Based on what you want to do with it, I'd go look.
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Old 07-08-2018, 09:57 PM   #6
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Join Date: Mar 2018
Location: Greeneville Tn
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Year: 1999
Coachwork: Blue bird
Chassis: Mini bird
Engine: 5.7 chevy
Rated Cap: 24 passenger
I am converting a p30 bus too. Mine is a little bigger looks like,but it’s a 1999 blue bird mini bird. My conversion is a little different than anyone else in this forum though. Mine is a food truck. Still in process hoping to open in September. It has the Chevy 350 but it’s an automatic. It does have a low roof line and I need to raise a section of it for the hood vent But I think it’s awesome!
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Old 07-08-2018, 10:24 PM   #7
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Join Date: Jun 2015
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Year: 1999
Coachwork: American Cargo 14'L x 7'8"W x 7'H Box
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Engine: 7.3L Powerstroke
Rated Cap: 11500 lbs
A unique thing about the P30/Carpenter is the location of the door which gives you a fully functional passenger seat.
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Old 07-10-2018, 08:58 PM   #8
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I love the look of it! Go!
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Old 07-11-2018, 06:56 AM   #9
Bus Nut
 
Join Date: Jun 2015
Location: Asheville, NC
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Year: 1999
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Chassis: Ford E350 Cutaway
Engine: 7.3L Powerstroke
Rated Cap: 11500 lbs
Quote:
Originally Posted by alpine44 View Post
A unique thing about the P30/Carpenter is the location of the door which gives you a fully functional passenger seat.
After looking at a couple more photos, I don't think that it has a 'copilot' seat.
Anyways it's a different, interesting design.
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Old 07-16-2018, 08:03 PM   #10
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Year: 1973
Engine: 350 Block
Well I went for it. Talked the guy down a couple hundred from his asking price.
The bad I can think of right now:

Some windows down lock up tightly
Needs new disc brakes
Sway bar bushings gone and one bracket missing
No muffler or exhaust pipe
No air filter
Needs new wipers
Engine leaking somewhere
Needs a new turn signal arm

I'm sure there will be more as I go along.
Started ripping out the flooring and the metal actually looks pretty good. Just a tad bit of surface rust so far so that's awsome.

Went to get it registered today (in Washington) and they say they need a department of revenue declaration of buyer/seller form and a scale weight slip. Since the seller wasn't very responsive I've been working on finding a way around this today. Made several calls and finally found a used car place willing to do an appraisal based on photos of the bus. Woo hoo! Once I get that letterhead document I'll try again with just a photo of the gvwr sticker in the bus.

I'm very excited to be starting this process.

So once we left the sellers house we were cruising just fine. As soon as we hit the higher speed roads (after ~3 miles of dirt road and ~15 miles back roads) the bus starts lurching and then acting like it has no power.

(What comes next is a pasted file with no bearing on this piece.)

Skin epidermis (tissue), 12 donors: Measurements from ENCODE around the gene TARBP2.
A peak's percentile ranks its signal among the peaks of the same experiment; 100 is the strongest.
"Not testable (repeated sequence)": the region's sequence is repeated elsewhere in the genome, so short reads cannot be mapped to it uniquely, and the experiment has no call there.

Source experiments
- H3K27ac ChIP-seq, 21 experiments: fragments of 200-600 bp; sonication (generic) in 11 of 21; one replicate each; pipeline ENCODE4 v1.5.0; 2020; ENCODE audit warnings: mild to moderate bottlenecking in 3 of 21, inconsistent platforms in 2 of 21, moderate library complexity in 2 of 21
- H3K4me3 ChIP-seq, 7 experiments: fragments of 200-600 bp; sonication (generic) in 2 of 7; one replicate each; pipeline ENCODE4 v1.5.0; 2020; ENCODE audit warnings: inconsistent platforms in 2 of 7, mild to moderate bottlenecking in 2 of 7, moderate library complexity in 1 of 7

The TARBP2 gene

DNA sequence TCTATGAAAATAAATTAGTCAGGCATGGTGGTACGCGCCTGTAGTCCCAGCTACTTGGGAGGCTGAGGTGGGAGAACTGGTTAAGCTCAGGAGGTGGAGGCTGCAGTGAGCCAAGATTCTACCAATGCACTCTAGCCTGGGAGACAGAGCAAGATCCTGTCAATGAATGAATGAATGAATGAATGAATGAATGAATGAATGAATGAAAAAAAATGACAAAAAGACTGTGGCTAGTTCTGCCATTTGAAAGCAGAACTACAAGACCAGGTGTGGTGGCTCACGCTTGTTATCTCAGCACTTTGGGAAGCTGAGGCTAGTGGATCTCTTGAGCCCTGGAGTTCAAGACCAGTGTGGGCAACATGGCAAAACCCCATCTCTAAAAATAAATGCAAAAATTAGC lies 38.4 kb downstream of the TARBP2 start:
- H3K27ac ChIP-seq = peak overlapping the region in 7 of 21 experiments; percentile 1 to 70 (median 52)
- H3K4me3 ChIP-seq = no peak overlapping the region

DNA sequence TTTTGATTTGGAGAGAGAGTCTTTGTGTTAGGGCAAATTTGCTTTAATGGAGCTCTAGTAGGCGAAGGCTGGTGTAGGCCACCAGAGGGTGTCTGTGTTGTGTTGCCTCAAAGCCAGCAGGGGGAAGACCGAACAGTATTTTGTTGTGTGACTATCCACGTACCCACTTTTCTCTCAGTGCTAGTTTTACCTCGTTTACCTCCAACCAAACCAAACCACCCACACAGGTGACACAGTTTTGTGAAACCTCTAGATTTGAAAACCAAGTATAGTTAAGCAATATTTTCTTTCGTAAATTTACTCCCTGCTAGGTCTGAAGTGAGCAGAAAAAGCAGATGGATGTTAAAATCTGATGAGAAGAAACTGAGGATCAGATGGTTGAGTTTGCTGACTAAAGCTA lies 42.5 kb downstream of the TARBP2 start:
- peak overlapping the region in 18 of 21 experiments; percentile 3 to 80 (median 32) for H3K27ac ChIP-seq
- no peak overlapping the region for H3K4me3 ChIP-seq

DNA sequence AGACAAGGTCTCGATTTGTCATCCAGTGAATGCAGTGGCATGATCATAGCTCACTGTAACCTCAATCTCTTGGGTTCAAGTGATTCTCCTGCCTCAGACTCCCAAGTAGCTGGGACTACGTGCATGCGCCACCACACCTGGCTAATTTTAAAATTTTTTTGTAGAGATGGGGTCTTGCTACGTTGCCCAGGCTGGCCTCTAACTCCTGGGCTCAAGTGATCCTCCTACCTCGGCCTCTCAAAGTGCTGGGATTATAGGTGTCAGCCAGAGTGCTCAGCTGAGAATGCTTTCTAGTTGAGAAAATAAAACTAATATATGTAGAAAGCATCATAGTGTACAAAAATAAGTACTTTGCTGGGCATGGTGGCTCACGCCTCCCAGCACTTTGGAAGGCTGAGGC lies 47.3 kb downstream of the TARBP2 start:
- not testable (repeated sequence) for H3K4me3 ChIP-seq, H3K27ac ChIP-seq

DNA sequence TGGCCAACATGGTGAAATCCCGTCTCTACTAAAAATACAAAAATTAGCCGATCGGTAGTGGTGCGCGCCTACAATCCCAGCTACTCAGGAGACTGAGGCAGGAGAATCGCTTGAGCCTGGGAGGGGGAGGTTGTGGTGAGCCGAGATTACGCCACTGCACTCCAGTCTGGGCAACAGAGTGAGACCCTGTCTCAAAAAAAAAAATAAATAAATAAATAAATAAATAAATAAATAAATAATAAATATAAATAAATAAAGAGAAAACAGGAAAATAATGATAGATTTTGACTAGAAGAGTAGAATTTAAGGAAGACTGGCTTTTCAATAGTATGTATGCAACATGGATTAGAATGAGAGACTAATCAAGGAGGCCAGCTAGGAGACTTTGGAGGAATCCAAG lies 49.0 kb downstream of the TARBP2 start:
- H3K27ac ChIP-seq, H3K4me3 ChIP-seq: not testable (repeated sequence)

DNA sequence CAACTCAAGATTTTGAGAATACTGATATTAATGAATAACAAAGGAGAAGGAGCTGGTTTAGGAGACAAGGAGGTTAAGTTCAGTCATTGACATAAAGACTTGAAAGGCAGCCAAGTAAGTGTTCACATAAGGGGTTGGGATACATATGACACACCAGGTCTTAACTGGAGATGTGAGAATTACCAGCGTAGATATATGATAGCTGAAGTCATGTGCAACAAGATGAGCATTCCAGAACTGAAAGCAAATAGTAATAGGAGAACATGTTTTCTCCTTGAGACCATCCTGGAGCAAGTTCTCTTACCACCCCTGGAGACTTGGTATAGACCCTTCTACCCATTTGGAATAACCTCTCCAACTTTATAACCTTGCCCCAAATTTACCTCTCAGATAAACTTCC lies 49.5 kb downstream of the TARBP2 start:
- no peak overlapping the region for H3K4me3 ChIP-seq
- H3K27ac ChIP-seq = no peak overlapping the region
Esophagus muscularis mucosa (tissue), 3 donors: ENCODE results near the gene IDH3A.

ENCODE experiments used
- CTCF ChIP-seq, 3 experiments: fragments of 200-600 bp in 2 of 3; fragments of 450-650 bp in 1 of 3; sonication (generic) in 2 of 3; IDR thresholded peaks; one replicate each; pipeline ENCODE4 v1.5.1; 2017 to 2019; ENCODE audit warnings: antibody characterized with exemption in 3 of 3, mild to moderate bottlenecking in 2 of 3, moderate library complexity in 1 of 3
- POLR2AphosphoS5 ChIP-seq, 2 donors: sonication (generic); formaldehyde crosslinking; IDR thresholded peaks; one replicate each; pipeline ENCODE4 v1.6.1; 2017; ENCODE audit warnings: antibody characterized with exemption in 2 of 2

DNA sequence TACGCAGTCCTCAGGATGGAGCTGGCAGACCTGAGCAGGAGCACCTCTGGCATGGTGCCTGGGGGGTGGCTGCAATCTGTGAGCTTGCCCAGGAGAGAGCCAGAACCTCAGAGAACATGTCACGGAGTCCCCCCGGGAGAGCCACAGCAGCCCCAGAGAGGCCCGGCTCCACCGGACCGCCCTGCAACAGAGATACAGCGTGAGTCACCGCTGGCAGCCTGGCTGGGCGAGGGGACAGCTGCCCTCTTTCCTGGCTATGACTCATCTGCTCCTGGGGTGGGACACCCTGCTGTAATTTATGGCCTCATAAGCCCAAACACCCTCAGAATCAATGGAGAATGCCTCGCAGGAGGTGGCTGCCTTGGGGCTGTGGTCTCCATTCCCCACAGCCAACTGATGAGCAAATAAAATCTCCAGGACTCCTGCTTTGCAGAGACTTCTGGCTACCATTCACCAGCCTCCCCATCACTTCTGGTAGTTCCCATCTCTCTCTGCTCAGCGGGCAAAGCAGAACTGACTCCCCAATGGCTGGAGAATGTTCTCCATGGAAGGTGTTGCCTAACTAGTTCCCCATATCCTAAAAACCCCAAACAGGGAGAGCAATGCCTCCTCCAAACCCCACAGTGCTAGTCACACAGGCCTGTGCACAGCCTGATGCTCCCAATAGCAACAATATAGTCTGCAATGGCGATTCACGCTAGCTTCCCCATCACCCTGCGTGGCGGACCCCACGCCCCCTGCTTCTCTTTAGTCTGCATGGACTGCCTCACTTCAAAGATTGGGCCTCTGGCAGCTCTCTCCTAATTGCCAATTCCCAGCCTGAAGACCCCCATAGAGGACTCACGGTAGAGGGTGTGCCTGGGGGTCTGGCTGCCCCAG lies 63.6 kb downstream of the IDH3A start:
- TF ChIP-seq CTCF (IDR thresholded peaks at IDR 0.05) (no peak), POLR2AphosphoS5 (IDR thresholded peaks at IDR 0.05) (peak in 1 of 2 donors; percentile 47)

So we pull into the nearest brewery (~30 min drive from point of purchase) and let the engine cool while we enjoy a nice brew. By this time it's already 9pm with our 4.5 hr drive and ~2 hr Inspection and retest drive.
At the sellers house we were worried the head gasket was leaking because from near the pedals there was a trickle of brake fluid. But after that test drive the whole way home it never happened again.

Tabs on the bus are from 2013 so I think it had just been sitting for a while. Anyway we finish our brew and have about 30 minutes to find the fuel filter and also get to an AutoZone to buy and new one. That was a fun race in the dark, haha. Barely made it. AutoZone was actually closed but I pleaded through the window and convinced the guy to sell me the stupid $3 fuel filter.

Got that in and then the carb was leaking fuel badly. So thus began a 4 hour disassembly and reassembly of the carb. Rochester quadrojet for those interested.
Sure wish I had brought my headlight.
Ended up losing a tiny screw but still made it work. Turns out the air filter the guy had on it was crap and didn't even have a filter in it haha. So that was off for the drive home.
A little after 2am we got it all back, turn her over and rip out of there as fast as a mighty slow slug.
It actually ran great the whole 5 hours to get home. Noticed at our brief pit stops the engine leaks but it didnt slow us down. Dumped a quart of oil in around half way and only had to fill up once since the fuel gauge doesn't work.
It gets about 10mpg.

I was loopy with excitement and adrenaline nearly the whole ride. Very glad I brought ear muffs since there was no muffler.
Anyway here's some photos
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Old 07-16-2018, 08:12 PM   #11
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Pictures here
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Old 07-16-2018, 08:33 PM   #12
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Join Date: Mar 2018
Location: Greeneville Tn
Posts: 9
Year: 1999
Coachwork: Blue bird
Chassis: Mini bird
Engine: 5.7 chevy
Rated Cap: 24 passenger
Looks great! Glad you you knew a thing or two about working on engines. If that happened to me I probably just would have shot it and put it out of its misery. How long is it behind the driver seat?
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Old 07-16-2018, 11:13 PM   #13
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Sounds like a bit of an adventure getting it home, but you seem to have a good grip on the to-do list.

For its age, it looks pretty clean overall.
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Old 07-17-2018, 12:47 AM   #14
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Year: 1973
Engine: 350 Block
Quote:
Originally Posted by Fillbee View Post
Looks great! Glad you you knew a thing or two about working on engines. If that happened to me I probably just would have shot it and put it out of its misery. How long is it behind the driver seat?